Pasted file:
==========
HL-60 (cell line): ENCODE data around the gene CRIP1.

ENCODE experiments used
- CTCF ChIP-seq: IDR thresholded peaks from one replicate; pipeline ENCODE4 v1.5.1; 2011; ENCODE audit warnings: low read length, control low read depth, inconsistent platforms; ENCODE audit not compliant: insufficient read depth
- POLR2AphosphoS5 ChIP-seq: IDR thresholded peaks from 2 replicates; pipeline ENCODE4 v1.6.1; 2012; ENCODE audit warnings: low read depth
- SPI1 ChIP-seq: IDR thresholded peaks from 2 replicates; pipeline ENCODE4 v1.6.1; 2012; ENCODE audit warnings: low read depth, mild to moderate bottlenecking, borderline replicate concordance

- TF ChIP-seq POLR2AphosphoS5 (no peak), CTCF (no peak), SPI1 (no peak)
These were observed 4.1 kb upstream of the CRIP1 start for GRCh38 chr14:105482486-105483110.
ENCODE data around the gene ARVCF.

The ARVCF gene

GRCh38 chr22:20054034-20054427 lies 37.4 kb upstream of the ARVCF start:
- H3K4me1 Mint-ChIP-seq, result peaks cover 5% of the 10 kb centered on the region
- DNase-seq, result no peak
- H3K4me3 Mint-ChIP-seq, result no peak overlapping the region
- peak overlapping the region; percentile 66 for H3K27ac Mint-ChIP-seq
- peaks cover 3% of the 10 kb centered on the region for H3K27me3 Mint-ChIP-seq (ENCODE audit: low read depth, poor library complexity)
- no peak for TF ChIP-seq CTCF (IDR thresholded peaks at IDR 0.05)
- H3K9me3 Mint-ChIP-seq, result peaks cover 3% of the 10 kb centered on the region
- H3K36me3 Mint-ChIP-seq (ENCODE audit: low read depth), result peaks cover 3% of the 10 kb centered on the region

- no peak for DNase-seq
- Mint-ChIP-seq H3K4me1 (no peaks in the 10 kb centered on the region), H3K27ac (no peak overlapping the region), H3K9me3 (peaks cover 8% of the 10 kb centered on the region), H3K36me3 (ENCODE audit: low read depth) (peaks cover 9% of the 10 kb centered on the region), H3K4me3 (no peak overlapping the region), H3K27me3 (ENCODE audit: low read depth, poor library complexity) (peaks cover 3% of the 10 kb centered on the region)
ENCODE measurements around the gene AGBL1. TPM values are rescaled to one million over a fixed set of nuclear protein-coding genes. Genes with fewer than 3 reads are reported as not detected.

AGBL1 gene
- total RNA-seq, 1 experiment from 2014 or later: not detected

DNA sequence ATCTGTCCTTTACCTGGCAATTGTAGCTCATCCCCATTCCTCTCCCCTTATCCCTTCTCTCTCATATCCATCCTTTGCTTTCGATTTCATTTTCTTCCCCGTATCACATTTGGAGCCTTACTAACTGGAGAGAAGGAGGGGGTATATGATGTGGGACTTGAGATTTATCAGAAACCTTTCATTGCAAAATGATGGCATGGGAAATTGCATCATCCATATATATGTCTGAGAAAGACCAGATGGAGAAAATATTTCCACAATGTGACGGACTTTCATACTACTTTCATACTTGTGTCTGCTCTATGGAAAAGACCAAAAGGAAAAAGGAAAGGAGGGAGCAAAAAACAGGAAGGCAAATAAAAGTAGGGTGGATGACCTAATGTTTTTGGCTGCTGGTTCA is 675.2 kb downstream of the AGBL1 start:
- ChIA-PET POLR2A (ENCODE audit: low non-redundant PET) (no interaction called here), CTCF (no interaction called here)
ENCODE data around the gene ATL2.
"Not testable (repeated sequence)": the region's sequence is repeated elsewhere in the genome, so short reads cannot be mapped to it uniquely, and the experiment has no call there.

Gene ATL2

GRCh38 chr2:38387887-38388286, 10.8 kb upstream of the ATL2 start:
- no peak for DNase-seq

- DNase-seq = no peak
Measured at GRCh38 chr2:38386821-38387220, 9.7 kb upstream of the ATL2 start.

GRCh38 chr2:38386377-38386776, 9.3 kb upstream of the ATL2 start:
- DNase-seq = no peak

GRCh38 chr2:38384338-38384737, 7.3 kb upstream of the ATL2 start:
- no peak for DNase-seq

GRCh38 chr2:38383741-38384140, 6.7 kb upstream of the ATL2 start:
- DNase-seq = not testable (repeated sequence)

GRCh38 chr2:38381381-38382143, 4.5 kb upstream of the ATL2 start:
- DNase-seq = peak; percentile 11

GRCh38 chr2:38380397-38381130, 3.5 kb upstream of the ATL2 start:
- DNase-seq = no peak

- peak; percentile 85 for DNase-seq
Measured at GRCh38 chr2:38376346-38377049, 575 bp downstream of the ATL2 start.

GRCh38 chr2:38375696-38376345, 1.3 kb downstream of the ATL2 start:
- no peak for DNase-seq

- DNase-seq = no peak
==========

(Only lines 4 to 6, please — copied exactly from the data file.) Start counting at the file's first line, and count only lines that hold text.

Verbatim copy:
- POLR2AphosphoS5 ChIP-seq: IDR thresholded peaks from 2 replicates; pipeline ENCODE4 v1.6.1; 2012; ENCODE audit warnings: low read depth
- SPI1 ChIP-seq: IDR thresholded peaks from 2 replicates; pipeline ENCODE4 v1.6.1; 2012; ENCODE audit warnings: low read depth, mild to moderate bottlenecking, borderline replicate concordance

- TF ChIP-seq POLR2AphosphoS5 (no peak), CTCF (no peak), SPI1 (no peak)